Monday, 20 June 2011


Andrei Rublev’s icon of the Trinity has been reproduced in varying forms; first created in the 15th century it is an image which has stood the test of time and stirs within the observer something often un-named, something indefinable

I have had a little copy of the icon since my student days - it was a gift from my friend Eileen, and often meditated on it; prayed about it, and studied its meaning and symbolism.

I did not know where the original was kept – although I assumed somewhere in Russia.
I did not know where it was until about six years ago.

In the summer of 2005 I was lucky enough to visit Moscow for a holiday; one of my closest friends was living there whilst her husband had been posted to the Moscow office... and she had thoroughly enjoyed having visitors to stay and showing them the sites.

She and I had visited many churches and monasteries – and everywhere we went there were copies of the icon- old and new, plain and simple or rich and gaudy; towards the end of my stay we had spent the day in the city, and had sat in Red Square drinking coffee and watching the world go by – a very surreal experience!

We then went into St Basil’s Cathedral – an iconic church instantly recognisable the world over!

St Basil’s is actually seven churches, each built around the central core church so that as you explore you spiral round from one to another, each different, each from a different era. I was telling Barbara once again about Rublev, and how much I’d love to see the original...

She was a few paces ahead of me in a narrow, winding passage when she suddenly halted
She held my arm and pushed me gently forward
And there it was
Behind glass
With a bench in front to sit and gaze
Rublev’s icon
So beautiful
Burnished Gold
About a metre square
Protected from light, and heat, and people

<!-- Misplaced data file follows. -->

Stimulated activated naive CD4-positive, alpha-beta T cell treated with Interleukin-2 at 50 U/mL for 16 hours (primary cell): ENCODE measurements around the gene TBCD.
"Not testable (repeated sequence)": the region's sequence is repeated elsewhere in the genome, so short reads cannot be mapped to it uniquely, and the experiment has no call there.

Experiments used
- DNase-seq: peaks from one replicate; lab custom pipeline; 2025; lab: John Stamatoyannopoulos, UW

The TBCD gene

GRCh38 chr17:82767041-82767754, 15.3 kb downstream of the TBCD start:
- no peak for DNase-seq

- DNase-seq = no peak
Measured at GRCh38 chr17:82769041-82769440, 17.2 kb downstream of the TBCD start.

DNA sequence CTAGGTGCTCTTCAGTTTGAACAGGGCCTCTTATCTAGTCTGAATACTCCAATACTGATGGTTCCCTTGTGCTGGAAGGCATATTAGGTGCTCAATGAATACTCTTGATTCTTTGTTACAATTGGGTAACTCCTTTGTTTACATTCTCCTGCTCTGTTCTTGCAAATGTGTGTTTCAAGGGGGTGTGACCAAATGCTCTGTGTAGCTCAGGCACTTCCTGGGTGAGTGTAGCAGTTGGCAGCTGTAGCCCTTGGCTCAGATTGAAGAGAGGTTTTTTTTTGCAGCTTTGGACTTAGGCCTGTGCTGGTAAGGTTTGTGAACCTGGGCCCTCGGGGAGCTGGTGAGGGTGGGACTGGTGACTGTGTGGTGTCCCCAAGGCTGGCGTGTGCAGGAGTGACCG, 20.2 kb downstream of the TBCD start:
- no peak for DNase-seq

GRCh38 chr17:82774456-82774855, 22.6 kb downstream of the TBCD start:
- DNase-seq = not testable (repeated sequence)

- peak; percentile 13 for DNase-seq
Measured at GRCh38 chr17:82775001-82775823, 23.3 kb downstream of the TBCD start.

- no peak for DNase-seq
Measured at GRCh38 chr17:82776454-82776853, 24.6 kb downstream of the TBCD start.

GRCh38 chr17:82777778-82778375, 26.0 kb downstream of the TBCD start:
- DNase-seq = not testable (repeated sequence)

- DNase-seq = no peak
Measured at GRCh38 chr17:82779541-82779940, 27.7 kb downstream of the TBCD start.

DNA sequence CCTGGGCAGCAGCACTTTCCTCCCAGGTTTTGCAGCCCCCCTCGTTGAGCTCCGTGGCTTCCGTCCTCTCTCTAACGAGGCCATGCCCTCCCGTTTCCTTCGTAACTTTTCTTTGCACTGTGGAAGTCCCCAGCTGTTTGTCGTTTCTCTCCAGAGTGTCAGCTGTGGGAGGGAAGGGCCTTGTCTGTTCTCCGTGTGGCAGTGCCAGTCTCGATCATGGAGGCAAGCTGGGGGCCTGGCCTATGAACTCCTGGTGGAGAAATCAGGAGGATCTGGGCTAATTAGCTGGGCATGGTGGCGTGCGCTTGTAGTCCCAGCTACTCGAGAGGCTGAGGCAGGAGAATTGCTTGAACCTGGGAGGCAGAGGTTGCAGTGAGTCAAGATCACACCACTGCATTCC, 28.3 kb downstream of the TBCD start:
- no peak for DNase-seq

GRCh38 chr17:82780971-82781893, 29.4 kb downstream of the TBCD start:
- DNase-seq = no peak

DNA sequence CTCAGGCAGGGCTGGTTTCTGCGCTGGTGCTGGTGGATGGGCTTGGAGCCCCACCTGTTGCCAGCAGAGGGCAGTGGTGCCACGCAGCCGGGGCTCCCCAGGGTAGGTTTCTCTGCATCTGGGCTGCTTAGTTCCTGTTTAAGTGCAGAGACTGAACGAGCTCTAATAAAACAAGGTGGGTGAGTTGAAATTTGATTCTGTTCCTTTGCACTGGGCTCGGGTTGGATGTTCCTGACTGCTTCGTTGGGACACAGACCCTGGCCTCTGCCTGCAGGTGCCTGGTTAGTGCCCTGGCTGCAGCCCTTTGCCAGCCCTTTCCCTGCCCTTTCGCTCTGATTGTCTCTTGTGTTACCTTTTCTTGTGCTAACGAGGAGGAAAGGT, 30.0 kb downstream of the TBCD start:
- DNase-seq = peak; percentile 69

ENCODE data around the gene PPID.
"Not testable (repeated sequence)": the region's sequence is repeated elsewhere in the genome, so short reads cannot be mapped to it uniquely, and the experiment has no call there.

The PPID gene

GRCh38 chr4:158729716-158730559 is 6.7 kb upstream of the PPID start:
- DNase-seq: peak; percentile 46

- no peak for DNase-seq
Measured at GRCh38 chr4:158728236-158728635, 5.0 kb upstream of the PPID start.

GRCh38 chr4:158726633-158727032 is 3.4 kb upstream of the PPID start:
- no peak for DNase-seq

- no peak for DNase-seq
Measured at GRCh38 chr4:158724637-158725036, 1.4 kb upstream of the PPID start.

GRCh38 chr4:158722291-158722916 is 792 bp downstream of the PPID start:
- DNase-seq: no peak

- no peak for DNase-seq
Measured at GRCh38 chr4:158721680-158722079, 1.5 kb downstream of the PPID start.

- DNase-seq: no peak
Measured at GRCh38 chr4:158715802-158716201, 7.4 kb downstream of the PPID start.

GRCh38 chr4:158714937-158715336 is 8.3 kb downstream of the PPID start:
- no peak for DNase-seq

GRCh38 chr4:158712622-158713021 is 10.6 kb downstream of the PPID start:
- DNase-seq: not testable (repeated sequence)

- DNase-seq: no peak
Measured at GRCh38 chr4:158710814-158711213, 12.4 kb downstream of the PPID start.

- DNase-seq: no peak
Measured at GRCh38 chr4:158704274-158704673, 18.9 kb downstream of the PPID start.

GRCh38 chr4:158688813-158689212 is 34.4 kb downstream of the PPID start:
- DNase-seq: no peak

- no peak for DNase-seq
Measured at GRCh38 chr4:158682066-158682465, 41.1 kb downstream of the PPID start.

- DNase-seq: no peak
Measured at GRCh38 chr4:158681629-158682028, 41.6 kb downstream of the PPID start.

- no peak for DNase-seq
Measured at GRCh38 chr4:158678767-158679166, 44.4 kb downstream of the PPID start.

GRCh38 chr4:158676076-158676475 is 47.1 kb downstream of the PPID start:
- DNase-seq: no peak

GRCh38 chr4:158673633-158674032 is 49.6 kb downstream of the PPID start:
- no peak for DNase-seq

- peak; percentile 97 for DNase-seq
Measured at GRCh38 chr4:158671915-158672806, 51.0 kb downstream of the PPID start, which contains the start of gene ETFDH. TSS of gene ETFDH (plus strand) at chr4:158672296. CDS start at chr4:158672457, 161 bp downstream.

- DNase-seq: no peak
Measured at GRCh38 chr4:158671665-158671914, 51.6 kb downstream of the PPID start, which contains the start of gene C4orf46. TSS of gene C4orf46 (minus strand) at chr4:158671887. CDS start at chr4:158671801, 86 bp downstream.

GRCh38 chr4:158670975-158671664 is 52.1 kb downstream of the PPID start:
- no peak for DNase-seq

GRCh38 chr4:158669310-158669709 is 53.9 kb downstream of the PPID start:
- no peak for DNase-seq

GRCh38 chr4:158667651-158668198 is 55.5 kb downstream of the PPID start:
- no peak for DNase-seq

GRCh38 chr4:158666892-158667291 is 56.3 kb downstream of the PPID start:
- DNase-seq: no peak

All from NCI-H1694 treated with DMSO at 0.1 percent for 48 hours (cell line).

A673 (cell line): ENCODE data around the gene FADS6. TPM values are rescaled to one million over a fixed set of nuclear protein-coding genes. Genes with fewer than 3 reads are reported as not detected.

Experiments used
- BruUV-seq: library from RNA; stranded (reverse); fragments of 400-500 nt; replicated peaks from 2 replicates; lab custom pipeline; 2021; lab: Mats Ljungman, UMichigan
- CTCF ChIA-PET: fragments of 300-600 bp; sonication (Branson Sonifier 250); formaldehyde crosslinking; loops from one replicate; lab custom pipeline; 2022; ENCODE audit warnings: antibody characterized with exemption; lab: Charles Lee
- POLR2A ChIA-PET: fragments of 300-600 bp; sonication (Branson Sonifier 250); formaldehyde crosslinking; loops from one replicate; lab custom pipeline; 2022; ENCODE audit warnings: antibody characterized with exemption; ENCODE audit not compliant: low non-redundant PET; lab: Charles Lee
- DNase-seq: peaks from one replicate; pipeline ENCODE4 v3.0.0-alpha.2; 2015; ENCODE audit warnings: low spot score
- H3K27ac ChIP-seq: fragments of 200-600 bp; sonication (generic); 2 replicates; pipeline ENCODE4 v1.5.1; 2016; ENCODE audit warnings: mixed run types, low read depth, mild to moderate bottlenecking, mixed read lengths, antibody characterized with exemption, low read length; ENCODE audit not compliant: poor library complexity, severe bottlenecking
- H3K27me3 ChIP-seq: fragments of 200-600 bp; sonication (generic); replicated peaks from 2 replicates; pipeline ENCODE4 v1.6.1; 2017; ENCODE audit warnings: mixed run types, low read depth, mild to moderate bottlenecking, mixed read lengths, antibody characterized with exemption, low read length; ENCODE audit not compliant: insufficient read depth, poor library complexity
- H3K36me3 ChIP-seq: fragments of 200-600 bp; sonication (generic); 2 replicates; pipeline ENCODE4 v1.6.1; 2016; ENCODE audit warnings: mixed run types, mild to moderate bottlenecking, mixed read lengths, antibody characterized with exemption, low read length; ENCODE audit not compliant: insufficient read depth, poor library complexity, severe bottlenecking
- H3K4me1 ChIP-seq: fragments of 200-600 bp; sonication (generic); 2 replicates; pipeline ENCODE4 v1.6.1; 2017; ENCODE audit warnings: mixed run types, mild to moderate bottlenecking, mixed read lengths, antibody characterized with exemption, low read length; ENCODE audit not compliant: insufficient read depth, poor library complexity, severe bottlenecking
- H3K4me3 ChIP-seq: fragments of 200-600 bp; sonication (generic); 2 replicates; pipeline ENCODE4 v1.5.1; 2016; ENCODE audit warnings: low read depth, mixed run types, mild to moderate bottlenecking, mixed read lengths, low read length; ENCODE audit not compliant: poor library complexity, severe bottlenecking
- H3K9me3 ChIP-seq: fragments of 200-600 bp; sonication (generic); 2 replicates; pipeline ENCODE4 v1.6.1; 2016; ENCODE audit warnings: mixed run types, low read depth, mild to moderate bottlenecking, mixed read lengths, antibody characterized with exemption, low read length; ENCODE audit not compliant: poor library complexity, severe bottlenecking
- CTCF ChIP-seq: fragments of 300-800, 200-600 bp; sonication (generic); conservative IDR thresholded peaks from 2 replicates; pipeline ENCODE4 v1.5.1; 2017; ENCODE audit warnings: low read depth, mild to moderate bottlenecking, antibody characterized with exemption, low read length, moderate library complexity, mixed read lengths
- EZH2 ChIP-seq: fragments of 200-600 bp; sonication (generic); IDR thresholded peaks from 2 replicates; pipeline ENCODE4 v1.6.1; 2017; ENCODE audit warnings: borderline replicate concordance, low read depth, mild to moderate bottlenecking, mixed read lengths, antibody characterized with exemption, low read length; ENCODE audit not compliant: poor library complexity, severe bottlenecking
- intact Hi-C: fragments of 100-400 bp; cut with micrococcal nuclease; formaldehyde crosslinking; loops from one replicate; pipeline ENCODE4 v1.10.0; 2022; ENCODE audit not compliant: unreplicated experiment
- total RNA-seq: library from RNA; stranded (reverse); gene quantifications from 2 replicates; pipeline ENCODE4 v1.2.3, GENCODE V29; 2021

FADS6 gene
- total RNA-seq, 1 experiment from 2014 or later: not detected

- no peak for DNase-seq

It moved me then
And it moves me still

One of the first things I did as I sat and took in the wonder was think of Eileen - so I sent her a text, right then! From Moscow to Aberdeen with love!

The icon shows three individuals; each face is identical
All three figures wear a blue garment – some more visible than others
Blue is the colour of heaven and of divinity
Each also wears a garment that speaks of their individual identity
We begin with the figure on the right
The Spirit
The Spirit wears a blue robe, for divinity
And a green robe representing new life
The Spirit is also touching the table, bringing to earth the divine life of God
Think about the Spirit’s touch during communion; we invite the Spirit to come; in one of the prayers are the words: “Lord you are holy indeed, fountain of all holiness, let your Spirit come upon these gifts to make them holy”
Behind the Spirit is a mountain
Mountains have long been associated as places where people meet with God
Jesus was transfigured on a mountain – allowing Peter, James and John to glimpse God’s glory
Reflect on your own mountaintop encounter with God
The Spirit is inclined slightly to the left, drawing us to look at the central figure:
The Christ
Again we see the blue robe of divinity, this time paired with brown for the earth, confirming his humanity
He also has a gold stripe on his robe- signifying his kingship
The Christ rests two fingers on the table: showing both his divinity and humanity were present on earth; with his other hand he points to the cup, showing the cup he bore, and the price he paid...
Behind the Christ there is a tree
The tee represents the cross – the tree on which he died
The cross is the tree of death, which in turn became the tree of eternal life
The tree of life was lost to humanity when Adam and Eve disobeyed
It is restored to humanity now, because Jesus obeyed
Reflect for a moment on the paradox of the cross: where death and life collide
Death gives way to resurrection and eternal life
The Christ is inclined to the left and once again our eyes are drawn onwards, this time to the third figure
The Father
This figure is at rest within itself
There is a blue garment, but it is almost hidden by the shimmering, ethereal robe of gold – kingship
The Creator is not visible to human eyes but is known through the Son and the Spirit; the Creator clasps his staff with both hands
All authority in heaven and earth belong to the Father
Behind the Father figure we see a house
The dwelling of God
“In my Father’s house are many mansions....”
“I go there to prepare a place for you”

All three figures show us God, united, yet distinct

each: Father, Son and Spirit touch us, move us, change us - and through them our blessings multiply - what a blessing!

1 comment:

  1. This is beautiful. Your wonder becomes ours. thanks, Julie.x